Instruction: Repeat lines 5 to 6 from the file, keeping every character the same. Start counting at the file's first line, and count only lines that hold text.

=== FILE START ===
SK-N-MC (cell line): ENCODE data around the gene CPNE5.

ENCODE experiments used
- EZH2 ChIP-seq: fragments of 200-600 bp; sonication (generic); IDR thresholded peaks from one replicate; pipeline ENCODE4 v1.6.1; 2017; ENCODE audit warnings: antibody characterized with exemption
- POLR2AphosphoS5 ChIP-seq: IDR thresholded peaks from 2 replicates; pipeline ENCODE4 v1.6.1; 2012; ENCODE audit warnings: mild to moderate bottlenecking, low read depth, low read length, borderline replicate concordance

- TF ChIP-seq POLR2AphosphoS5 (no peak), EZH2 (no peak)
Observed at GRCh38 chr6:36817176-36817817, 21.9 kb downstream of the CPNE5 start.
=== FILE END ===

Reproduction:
- TF ChIP-seq POLR2AphosphoS5 (no peak), EZH2 (no peak)
Observed at GRCh38 chr6:36817176-36817817, 21.9 kb downstream of the CPNE5 start.